In a different but related direction is the recent announcement of the collaboration between NVIDIA and Open Robotics (the primary maintainer of ROS) to adapt ROS to the NVIDIA’s Jetson range, a series of embedded computer boards aimed at accelerating Artificial Intelligence (AI) applications, especially edge and embedded systems. As an attempt to make ROS less CPU-centric and therefore more amenable to hardware accelerators, this collaboration will help developers incorporate machine vision as well as broader machine learning functionalities into ROS-based applications. In particular, these tools should improve the performance of applications that process high-band data such as sensors, which are widely employed systems in robotics. Though this agreement will offer ample interoperability between Open Robotics and NVIDIA applications (for instance, between their respective robot simulators), it will not curtail other collaborations, a consequence of the open standards Open Robotics espouses.

A More Commercially Integrated ROS


ABI Research has covered ROS before (AN-2529), emphasizing its versatility and adaptability and pointing out that its wide adoption has greatly improved the previous slow pace of software development in robotics. ABI Research has also predicted that by 2024 nearly 55% of all commercial robots will use at least one ROS-based package, a trend that might well accelerate given these events.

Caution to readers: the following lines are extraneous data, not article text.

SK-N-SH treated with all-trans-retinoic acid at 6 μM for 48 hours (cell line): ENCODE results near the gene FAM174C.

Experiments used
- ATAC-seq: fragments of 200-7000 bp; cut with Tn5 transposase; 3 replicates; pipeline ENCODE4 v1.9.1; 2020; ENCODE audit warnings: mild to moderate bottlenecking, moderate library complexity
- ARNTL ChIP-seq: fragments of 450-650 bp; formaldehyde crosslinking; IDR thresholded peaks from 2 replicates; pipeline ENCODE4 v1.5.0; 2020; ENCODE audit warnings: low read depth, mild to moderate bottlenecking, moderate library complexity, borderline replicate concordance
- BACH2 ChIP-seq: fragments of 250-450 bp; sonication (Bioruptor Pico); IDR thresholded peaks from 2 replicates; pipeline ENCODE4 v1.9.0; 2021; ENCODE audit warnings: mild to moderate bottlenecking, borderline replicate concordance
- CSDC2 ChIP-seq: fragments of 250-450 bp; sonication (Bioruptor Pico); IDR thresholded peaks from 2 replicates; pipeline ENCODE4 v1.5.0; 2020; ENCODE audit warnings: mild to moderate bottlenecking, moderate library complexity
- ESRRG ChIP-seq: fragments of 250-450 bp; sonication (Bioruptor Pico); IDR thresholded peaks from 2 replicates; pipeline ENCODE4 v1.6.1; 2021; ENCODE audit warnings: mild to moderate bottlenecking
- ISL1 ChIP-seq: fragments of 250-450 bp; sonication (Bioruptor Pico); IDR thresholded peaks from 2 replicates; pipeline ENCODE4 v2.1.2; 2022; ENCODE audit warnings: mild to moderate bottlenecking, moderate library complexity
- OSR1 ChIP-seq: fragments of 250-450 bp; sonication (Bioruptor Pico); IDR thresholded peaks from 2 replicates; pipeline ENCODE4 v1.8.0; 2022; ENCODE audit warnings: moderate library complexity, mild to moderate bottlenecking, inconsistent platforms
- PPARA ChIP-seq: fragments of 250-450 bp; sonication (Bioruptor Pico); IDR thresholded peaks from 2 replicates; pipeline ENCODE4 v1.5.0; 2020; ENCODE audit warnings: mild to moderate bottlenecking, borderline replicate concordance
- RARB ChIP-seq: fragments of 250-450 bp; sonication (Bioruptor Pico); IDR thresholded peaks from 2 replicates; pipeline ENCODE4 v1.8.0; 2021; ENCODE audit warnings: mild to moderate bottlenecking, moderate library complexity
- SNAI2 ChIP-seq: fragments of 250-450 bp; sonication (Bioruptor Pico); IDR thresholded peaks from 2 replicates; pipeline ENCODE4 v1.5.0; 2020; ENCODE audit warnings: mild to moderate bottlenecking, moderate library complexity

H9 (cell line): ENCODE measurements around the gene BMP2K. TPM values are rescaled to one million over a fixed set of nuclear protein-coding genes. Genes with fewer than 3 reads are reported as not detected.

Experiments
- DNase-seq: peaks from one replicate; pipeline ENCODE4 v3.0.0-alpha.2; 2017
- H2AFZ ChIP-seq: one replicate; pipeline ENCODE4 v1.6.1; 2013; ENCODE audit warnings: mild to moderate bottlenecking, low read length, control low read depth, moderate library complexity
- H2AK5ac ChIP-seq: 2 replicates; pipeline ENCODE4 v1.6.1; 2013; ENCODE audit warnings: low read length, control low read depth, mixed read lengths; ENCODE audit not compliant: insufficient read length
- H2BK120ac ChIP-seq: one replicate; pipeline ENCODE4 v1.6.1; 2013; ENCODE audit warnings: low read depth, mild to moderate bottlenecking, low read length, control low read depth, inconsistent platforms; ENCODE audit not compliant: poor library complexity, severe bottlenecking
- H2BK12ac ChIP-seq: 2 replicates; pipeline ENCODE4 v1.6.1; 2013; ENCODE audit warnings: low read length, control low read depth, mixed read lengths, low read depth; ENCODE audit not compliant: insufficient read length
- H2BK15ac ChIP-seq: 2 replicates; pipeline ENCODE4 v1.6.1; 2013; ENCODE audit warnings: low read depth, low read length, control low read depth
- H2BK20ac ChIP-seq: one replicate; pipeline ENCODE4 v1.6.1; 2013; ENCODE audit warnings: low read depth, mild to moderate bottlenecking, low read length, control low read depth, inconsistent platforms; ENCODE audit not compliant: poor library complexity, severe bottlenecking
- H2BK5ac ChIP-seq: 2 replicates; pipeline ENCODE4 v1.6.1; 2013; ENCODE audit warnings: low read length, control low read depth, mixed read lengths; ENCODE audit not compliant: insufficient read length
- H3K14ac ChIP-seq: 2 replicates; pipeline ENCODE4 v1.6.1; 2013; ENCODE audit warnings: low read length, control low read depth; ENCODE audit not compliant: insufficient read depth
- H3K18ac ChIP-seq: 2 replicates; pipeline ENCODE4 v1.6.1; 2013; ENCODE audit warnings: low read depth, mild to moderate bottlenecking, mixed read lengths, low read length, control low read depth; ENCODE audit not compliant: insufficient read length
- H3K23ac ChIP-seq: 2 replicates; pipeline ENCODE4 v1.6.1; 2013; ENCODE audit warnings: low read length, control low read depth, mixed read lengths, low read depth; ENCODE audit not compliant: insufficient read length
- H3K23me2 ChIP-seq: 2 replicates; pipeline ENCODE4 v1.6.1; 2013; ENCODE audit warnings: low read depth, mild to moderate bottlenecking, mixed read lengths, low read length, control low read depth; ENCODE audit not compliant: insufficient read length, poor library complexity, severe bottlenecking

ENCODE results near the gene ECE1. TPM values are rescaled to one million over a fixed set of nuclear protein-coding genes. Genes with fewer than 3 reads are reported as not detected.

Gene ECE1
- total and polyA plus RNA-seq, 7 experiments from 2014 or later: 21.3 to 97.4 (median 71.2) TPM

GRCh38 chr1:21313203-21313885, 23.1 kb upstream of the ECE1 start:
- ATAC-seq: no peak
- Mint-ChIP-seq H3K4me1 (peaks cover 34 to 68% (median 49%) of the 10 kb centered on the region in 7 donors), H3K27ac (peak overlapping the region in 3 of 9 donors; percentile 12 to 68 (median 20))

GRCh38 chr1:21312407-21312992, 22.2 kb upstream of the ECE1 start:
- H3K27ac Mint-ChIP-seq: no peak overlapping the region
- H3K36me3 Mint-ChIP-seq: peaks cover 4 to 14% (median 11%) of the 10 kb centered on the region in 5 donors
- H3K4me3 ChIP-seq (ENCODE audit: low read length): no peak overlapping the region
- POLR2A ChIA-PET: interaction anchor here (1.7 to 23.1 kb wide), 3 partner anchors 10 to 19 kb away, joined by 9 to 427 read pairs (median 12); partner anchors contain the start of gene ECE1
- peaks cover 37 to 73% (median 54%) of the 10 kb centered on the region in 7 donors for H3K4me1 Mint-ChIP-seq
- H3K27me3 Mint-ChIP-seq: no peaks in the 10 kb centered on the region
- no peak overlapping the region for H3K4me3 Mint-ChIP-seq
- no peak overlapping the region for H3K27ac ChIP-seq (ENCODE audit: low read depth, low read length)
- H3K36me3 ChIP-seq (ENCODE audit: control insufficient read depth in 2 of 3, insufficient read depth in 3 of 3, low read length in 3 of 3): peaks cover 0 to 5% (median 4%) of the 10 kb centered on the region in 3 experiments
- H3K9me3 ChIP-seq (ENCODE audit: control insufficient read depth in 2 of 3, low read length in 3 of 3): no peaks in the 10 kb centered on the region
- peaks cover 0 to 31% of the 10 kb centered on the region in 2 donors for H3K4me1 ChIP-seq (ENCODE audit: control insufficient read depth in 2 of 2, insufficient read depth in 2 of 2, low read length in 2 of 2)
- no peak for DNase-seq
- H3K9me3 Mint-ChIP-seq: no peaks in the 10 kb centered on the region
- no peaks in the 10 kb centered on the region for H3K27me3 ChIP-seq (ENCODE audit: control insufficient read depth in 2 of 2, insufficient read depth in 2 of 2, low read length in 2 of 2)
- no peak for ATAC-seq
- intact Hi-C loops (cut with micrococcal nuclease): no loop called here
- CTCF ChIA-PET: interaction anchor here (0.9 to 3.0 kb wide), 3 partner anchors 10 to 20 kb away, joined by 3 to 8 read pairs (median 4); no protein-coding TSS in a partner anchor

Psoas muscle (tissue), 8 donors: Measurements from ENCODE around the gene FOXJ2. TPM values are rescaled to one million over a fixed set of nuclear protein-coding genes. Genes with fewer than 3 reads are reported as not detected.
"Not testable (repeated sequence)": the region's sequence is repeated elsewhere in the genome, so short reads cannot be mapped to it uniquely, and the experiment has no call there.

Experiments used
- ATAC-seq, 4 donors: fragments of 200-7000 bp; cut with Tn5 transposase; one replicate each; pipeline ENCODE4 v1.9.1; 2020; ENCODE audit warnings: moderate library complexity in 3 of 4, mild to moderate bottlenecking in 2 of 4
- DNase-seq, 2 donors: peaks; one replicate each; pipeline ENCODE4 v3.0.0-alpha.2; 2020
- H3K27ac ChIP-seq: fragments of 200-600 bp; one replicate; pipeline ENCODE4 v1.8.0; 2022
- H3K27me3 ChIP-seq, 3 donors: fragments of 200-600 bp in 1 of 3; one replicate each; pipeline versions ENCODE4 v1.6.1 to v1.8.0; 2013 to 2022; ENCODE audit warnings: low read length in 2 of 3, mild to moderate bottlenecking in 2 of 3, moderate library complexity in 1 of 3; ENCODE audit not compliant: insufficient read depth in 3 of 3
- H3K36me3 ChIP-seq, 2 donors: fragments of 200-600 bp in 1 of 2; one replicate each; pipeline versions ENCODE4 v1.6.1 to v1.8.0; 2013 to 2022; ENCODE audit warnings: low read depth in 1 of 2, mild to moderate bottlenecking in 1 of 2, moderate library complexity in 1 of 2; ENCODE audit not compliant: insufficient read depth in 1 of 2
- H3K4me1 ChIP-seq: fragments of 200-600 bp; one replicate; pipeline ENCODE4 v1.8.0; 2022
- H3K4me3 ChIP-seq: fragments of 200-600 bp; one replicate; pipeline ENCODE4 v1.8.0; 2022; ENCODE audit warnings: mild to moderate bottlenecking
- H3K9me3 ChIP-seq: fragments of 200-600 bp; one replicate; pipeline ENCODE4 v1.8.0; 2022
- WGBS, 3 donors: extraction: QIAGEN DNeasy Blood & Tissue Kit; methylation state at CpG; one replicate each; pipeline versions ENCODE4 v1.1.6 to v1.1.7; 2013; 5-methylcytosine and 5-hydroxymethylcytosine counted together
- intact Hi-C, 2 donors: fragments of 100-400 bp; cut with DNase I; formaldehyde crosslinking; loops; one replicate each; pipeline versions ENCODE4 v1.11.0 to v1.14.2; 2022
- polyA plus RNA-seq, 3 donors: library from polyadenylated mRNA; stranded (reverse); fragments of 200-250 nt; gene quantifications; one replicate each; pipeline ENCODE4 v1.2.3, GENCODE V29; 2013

One of the points that ABI Research has also made about ROS, however, is that open-source endeavors are not typically commercially minded and, thus, not always applicable to industry. This has changed with the release of ROS 2, not to mention ROS-Industrial, a project that extends ROS to industrial applications. Nonetheless, more active participation of well-established industrial companies is still required to bring about ROS-centric hardware acceleration. ABI Research is confident that recent developments will result in ready-to-use tools and applications for robot design at scale, some of which are already available.

The collaboration between Open Robotics and NVIDIA will be particularly important for robotics. Machine vision is central to robotics and many roboticists in fact use NVIDIA’s AI applications in their robots to compute visual information. NVIDIA has released a number of Global Positioning Unit (GPU)-accelerated libraries and will continue to release additional libraries in a phased manner. The accelerated ROS framework from this collaboration, in particular, will be available next year. ABI Research predicts that the availability of these tools will make NVIDIA a leader in robotic computer vision systems as the go-to provider. On a more general note, the close collaboration between NVIDIA and Open Robotics ought to bode well for the better integration of ROS into more commercially minded enterprises. In fact, it is expected for more companies and vendors to approach Open Robotics in order to establish additional partnerships.

That being said, it is undeniable that these very developments are also the result of a shortage in expertise, which ought to be of some concern. While the advent of software-defined hardware will provide real advances in the short term, in the long run there may be diminishing returns with this approach, much as the field of deep learning is currently attesting (barring new techniques, which are not easy to develop in any case). Ideally, there would be more investment in areas that require experts from different fields and that are moreover resource- and time-intensive. Robotics is clearly a case in point. Such investment would benefit from a collaboration with public research centers and institutions as well, certainly to be conducted in parallel with new developments in software-based hardware acceleration, and all this put together should serve the needs of industry more adequately.